Liz explained, “The Fashioning An Ethical Industry project is basically an anti-sweatshop campaign, working to influence students and industry. We work with workers to protect them and work with students to educate them about the problems, so that when they are players in the industry, they will make decisions that raise standards for garment workers.
The project has been going for four years and we have already made an impression on fashion education. There is now a Masters in Ethical Fashion at UCA and more colleges are offering ethical fashion modules and arranging speakers. We have a stand at Graduate Fashion Week, promoting ethical and sustainable fashion. Our funding runs out at the end of May 2010 and we are deliberately not applying for more as we think five years should be enough to make an impact. Next year we will be running a legacy competition. Anyone wanting to keep in touch with our campaign should join our mailing list to receive a monthly bulletin.
Fashioning an ethical industry and creating sustainable fashion means different things to different people, all which may be valid. For our purposes, we believe that an ethical industry requires that working conditions in garment supply chains should have respect for human rights.
Workers are often invisible. You can see if a fabric has been dyed organically and you can often feel the difference and make collections from it, but the rights of the workers who produced it are not apparent. In 2000, a trillion US$ was spent on clothes and massive amount was spent on brands. If that money was spent fairly we could make a positive affect on millions of lives.”
Liz then delivered some shocking statistics exposing the harsh realities of life for workers. A garment worker is paid only 1% of the price of a pair of jeans, whereas the retailer gets 50% and 25% goes to brand administration and profit. In 2006 the monthly minimum wage in Bangladesh was £12.41. A single garment worker needs at least twice this to fulfil their basic needs. 70% of their income is spent on food and recently the price of rice has risen dramatically. This meagre amount was actually the first pay rise since 1994, when pay was just £7.50 per month.
Liz revealed, “Some workers will earn more but for most the level of their wages means they can barely afford to live. 75% of these workers are women. Babul was surprised when he came here to see that fashion students were predominantly female, as in Bangladesh the students would be men. Most of the workers in retail are women, buyers are women but at the top of the industry roles are held by men. A catwalk design will now be seen on the high street almost immediately. From design to manufacture to delivery now takes between 6 to 12 days only. 40% of clothes are now purchased at value retailers. We are spending more money buying more clothes but with less of our income.”
Liz introduced Kalpona Akter, Secretary General and Executive Director of the Bangladesh Centre for Workers Solidarity (BCWS), who explained that before she worked for the union she had worked as a sewing machinist since the age of twelve. She had been kicked, sacked and blacklisted for union activity. Kalpona explained the dramatic growth of the industry in Bangladesh:
“The industry started in the late 1970s. Until late 1982 there were only 47 garment factories. Cheap labour costs brought firms in and by 1999 there were around 2900 garment manufacturing units. Massive growth has continued and now there are 4740 factories. Many of the owners have two, three or four factories. 90% of the employees are women aged from 18 to 25. Information about the profitability of these factories is kept from workers to keep wages down.Significant improvements have been made but there is still a long way to go:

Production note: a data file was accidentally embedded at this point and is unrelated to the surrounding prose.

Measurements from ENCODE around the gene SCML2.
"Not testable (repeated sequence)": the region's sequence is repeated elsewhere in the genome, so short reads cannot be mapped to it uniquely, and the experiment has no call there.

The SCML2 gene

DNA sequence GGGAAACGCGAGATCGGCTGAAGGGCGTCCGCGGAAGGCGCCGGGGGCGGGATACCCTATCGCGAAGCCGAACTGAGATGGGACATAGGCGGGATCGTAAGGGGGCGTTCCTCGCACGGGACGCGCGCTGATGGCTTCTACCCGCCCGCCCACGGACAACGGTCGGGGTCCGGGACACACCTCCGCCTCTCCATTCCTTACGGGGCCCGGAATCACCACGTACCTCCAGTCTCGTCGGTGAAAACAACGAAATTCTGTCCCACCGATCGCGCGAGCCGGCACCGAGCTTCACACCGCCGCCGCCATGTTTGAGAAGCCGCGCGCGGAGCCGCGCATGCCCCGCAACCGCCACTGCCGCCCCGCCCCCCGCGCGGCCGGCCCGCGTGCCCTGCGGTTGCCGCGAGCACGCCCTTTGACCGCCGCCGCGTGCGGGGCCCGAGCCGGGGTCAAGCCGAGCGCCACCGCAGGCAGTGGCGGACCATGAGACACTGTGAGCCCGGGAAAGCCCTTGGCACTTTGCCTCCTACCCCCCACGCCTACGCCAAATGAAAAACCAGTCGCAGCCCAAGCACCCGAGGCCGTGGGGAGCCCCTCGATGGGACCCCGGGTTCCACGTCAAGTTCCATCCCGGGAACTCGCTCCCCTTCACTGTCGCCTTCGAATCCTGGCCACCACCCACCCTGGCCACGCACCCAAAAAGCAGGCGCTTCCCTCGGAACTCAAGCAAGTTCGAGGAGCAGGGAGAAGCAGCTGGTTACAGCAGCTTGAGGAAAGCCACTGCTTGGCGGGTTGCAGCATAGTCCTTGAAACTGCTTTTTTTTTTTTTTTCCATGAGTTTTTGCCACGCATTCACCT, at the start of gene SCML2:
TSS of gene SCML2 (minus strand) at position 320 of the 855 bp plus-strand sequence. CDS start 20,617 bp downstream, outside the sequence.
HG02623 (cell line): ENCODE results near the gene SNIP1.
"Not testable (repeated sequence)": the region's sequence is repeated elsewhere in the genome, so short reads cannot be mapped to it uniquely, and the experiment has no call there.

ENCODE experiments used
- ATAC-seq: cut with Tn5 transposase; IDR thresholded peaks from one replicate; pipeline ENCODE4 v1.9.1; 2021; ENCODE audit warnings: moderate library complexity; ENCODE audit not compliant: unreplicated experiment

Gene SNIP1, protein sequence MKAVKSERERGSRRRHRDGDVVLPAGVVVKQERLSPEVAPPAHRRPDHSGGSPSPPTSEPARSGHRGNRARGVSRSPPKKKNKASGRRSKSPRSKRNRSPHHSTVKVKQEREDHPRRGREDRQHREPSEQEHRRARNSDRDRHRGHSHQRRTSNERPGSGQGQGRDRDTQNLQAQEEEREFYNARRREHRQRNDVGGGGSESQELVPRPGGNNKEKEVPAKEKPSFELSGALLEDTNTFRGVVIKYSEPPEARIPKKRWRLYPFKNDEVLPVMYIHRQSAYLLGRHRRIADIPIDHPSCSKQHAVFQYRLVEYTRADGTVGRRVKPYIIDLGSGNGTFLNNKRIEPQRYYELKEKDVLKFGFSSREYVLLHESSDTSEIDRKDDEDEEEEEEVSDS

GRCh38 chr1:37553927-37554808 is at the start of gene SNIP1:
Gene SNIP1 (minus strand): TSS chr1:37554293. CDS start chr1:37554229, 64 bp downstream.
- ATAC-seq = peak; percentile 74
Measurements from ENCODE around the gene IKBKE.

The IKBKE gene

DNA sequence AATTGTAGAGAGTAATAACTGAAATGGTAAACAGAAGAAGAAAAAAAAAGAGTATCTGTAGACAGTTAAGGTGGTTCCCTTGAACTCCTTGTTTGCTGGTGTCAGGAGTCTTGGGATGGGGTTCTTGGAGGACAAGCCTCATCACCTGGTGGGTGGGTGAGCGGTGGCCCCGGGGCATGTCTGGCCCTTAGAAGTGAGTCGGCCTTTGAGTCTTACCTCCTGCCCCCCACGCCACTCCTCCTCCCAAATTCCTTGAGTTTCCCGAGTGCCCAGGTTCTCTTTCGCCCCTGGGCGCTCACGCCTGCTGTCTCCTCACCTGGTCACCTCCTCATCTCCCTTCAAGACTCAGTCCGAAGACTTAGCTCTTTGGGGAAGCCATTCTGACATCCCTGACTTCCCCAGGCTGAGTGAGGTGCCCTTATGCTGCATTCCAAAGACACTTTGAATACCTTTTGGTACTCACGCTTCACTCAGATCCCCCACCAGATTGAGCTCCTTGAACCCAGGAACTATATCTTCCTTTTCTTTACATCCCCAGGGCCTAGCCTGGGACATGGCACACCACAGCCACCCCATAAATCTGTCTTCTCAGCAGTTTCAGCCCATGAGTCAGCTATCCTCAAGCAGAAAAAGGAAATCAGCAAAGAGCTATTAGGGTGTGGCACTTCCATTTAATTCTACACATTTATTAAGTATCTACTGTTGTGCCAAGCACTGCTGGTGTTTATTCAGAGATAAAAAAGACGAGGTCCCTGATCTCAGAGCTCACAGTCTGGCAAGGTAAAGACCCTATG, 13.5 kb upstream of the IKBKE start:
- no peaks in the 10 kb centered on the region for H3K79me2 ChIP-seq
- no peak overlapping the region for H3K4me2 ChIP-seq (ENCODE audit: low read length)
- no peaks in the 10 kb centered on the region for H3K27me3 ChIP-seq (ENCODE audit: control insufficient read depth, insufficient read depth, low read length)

|no appointment letter||45% give|
|no ID card||65% give|
|no regular payment||85% give|
|no overtime||65% give|
|no job security||little change|
|huge verbal, physical and sexual harassment||reduced|
|legislation not enforced||35% complying with code of conduct|
|no maternity leave||30% give|
|no freedom of association||FOA still not respected|
"Although factories are complying in certain areas to the minimum standards, workers are not free to join a union and negotiate with managers to make improvements to conditions.”
Liz added, “In 2005, workers at the Spectrum factory, which was a very significant producer for major European brands, had noticed cracks in the walls and reported it, but no one listened. The nine-storey building collapsed, killing and maiming hundred of workers. The factory was filled with very heavy machinery but the building had not followed the building code and could not support it. The factory owner was above the law. No compensation was paid. The tragedy was not publicised but it sent shockwaves through the industry. Reforms came retrospective to accidents. People had to die in factory fires before fire escapes were installed. After the collapse the government and overseas buyers insisted on the building code being followed."
Kalpona continued, "In 2006 there was a spontaneous uprising of garment industry workers. There was widespread rioting and destruction. When workers tried to form union, many thousands were put in jail, and many are still there. Changes have come because of pressure from consumers who raised their voices to help the people behind the label. We are here today so that when you work in the fashion industry you will take the right and effective decisions for the workers.”